Actually, I caught a glimpse of it before this shot. It's really a little special when you first view a destination lake. It's a little bit of a tada! moment, with the curtains being slowly unveiled. You can even pass other lakes, and it's nice, but nothing special. But the moment the clearing opens up to your destination, well... that's something!

My feet ache, of course, and I'm not looking forward to those first few steps tomorrow morning. (Plantar Fasciitis is almost always worst in the morning, after the calves and tendons tighten up overnight.) But, I think even my feet are getting conditioned to handling longer and harder hikes. Yay!

OK, I think I've tortured you with enough babble. You are still reading, right? OK, as your reward, here are two more pictures. One's another view of Marlette Lake, and the other has a [short] story benind it. I saw a squirrel climbing a tree, but then he (she?) ran to the other side when he saw me. I tried to sneak up on it, hoping I could catch a picture from the other side. Just when I gave up and went back to plodding along, I saw him. Unfortunately, he saw me, too! He panicked, fled, and dropped his - lunch? I felt horrible. The least I could do is take a picture of his lost booty. I've never seen a pine cone stripped like this. It's a bit interesting, I think. Your mileage may vary.


Anonymous said...

What annoying quirks?

Send me an email using the feedback link on Toporoute, and I'll see about fixing those quirks.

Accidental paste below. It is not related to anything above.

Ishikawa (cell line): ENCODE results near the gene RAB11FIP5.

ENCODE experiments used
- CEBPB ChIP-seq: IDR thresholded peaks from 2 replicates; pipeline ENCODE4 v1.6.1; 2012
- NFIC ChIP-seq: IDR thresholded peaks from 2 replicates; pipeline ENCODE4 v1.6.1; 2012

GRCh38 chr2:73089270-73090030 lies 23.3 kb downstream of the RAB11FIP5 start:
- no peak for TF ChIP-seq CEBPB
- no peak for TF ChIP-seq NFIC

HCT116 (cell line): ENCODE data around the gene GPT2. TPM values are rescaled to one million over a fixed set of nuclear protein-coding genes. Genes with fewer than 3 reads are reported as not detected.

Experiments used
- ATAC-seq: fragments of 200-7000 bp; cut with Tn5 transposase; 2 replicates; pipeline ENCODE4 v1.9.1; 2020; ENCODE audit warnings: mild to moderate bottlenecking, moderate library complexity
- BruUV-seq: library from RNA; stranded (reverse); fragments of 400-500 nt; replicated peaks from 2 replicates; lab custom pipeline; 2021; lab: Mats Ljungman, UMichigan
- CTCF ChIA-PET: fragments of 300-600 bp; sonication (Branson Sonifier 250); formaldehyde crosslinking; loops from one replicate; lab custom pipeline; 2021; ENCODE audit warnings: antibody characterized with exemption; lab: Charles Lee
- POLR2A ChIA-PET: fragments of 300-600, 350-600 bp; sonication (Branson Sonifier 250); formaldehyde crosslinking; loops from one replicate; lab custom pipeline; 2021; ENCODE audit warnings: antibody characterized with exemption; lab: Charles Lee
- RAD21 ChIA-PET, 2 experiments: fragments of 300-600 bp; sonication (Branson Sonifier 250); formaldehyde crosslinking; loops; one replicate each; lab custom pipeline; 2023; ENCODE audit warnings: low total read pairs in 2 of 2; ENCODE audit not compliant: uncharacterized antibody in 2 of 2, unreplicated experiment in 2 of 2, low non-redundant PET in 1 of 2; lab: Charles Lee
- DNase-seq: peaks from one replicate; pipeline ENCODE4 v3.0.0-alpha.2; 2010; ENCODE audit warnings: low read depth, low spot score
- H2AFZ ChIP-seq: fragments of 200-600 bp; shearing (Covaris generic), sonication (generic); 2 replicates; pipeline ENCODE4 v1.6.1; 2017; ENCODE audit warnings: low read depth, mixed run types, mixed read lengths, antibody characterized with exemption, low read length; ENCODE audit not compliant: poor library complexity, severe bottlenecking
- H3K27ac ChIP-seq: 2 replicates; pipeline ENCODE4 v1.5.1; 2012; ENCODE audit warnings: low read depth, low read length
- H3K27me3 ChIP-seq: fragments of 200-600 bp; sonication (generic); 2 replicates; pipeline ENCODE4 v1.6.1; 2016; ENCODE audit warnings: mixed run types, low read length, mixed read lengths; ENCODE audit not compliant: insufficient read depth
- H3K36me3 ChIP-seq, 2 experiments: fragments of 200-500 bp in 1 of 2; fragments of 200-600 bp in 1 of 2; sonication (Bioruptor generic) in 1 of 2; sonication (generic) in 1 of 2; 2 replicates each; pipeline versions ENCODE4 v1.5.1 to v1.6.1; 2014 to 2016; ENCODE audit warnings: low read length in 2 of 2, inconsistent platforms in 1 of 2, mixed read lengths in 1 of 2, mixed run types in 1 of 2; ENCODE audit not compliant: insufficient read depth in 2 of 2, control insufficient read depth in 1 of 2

Karen said...

I'll e-mail, but I'll also post:

I have to say that the main "annoying quirk" is that the user has to learn a strategy to make sure that Toporoute doesn't backtrack and take another road. I don't think that it's fixable. The user just has to fix his/her thought process when clicking. If you happen to click in a way that causes Toporoute to backtrack and take an unexpected road, you have to hit undo many, many times to correct it.

The other "quirk" (that's also probably a little unfair) most likely only affects a few users. I use a tabbed browser, and I occasionally close the wrong window. If I hit "undo", to reopen Toporoute, I go back to the main entry page rather than the map I was in. I understand that there's no way to hope that my route thus far would still be there, but I have to start completely over and zoom back in on my town. Again, I don't think that it's fixable.

But, this could be improved by the addition of one of the lacking features. It would be great if users could enter a starting zip code rather than having to spend time zooming and moving the map around to just get to the starting area.

Just my thoughts. But, again, I tend to find myself returning to more than any other site in the increasing myriad of websites in this genre. So, I guess that speaks to how much I value the benefits over the "quirks".